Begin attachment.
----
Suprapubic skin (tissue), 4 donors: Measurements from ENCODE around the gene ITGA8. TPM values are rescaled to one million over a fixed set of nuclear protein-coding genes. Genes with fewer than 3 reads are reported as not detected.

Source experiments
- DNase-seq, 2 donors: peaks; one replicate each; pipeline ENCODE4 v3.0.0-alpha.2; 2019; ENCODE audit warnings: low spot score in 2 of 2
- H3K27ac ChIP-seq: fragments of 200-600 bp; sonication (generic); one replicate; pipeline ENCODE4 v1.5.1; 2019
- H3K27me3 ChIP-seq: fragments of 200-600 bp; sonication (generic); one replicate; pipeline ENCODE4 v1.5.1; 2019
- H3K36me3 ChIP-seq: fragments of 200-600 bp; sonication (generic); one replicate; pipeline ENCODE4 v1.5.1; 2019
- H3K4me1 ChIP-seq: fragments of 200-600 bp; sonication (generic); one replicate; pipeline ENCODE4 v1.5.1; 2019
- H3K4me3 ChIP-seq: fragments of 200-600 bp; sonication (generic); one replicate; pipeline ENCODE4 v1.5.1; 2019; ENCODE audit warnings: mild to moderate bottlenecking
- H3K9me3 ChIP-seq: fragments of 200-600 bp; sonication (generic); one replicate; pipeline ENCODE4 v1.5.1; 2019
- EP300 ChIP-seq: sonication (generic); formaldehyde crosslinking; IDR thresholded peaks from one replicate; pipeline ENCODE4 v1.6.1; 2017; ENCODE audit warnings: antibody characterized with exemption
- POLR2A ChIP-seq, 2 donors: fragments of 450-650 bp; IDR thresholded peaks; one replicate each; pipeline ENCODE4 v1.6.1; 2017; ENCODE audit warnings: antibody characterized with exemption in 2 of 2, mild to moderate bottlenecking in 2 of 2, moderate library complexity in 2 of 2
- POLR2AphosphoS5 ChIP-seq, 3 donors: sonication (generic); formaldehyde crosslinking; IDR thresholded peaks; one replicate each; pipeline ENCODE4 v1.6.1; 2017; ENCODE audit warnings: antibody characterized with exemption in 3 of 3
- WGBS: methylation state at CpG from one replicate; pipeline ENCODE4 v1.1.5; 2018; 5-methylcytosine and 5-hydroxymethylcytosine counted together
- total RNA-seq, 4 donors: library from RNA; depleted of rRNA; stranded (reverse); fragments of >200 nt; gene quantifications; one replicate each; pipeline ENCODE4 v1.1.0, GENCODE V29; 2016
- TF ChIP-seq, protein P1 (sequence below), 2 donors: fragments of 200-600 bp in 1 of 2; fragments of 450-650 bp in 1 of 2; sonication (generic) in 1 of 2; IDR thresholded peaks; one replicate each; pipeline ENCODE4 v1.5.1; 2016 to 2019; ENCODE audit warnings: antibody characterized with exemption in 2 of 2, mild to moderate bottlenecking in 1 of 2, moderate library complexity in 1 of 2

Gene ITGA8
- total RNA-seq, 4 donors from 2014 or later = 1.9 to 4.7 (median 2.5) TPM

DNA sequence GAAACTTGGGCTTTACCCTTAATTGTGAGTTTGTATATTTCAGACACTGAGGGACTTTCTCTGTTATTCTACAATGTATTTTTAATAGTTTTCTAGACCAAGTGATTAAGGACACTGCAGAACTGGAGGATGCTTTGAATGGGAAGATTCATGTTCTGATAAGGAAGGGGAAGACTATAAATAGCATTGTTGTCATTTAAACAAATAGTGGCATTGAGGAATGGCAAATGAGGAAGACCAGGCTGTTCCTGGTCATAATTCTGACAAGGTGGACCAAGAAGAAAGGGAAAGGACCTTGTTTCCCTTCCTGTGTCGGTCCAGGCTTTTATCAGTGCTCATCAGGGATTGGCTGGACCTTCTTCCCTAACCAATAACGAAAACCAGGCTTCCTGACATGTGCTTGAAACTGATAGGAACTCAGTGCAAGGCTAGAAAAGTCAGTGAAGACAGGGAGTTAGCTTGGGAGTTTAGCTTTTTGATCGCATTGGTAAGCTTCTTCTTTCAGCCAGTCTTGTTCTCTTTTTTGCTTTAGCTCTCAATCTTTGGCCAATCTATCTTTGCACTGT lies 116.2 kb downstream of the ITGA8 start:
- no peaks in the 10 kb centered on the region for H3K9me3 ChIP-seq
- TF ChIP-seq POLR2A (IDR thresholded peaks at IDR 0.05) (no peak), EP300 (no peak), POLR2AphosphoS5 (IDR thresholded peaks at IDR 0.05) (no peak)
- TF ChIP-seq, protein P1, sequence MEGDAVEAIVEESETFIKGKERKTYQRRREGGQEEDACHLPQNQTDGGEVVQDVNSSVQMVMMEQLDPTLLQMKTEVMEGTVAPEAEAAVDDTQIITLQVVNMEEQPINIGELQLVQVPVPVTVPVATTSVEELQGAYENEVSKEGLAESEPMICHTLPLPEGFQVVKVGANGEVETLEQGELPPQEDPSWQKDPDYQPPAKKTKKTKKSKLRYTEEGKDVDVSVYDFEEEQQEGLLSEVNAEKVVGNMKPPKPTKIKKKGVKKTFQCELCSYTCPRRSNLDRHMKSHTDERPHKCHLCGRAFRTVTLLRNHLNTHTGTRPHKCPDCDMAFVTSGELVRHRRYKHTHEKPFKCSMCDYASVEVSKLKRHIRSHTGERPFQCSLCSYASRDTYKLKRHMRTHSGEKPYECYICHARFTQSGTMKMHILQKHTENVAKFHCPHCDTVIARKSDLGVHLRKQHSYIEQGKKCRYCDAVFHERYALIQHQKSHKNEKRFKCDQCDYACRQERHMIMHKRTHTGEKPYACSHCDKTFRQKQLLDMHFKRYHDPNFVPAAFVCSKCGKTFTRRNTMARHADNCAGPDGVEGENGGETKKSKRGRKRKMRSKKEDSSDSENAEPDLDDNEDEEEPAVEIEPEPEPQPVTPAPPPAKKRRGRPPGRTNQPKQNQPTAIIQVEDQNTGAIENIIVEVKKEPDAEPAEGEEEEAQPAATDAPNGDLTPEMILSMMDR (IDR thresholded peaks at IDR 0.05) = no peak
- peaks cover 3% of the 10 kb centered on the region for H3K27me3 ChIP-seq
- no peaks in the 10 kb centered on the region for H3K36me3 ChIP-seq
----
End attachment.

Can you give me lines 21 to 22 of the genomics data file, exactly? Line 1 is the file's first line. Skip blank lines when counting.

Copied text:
- TF ChIP-seq, protein P1, sequence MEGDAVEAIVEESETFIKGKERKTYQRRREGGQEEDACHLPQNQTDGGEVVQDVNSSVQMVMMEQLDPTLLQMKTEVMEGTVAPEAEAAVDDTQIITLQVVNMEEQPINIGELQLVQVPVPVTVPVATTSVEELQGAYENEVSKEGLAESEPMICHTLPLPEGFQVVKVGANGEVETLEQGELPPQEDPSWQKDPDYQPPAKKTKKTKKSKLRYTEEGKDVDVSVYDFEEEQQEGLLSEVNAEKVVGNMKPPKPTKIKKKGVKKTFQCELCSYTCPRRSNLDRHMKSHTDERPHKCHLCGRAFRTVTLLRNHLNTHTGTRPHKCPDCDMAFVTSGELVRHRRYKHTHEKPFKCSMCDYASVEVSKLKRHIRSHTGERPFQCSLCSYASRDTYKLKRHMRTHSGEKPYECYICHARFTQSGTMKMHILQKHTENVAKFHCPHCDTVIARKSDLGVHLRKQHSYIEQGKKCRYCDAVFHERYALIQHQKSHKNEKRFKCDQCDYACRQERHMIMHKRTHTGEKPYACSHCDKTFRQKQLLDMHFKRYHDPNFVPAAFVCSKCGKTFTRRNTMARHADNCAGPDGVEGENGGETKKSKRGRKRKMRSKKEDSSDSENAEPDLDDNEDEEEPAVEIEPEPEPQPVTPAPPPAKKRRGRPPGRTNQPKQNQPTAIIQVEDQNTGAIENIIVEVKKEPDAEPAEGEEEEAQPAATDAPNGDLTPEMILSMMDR (IDR thresholded peaks at IDR 0.05) = no peak
- peaks cover 3% of the 10 kb centered on the region for H3K27me3 ChIP-seq